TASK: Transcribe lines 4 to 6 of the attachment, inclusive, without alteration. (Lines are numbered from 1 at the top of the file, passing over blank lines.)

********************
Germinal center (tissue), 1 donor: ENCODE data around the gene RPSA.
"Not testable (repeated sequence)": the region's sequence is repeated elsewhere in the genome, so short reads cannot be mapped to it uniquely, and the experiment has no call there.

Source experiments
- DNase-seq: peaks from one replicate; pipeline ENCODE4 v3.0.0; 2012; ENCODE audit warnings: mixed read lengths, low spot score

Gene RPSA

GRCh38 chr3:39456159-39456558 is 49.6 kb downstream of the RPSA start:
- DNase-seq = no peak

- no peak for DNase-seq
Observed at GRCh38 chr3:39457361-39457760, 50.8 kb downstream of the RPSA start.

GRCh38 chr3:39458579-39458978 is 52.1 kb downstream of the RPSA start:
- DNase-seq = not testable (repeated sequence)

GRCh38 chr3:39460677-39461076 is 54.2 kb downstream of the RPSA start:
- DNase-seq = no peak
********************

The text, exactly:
- DNase-seq: peaks from one replicate; pipeline ENCODE4 v3.0.0; 2012; ENCODE audit warnings: mixed read lengths, low spot score

Gene RPSA

GRCh38 chr3:39456159-39456558 is 49.6 kb downstream of the RPSA start: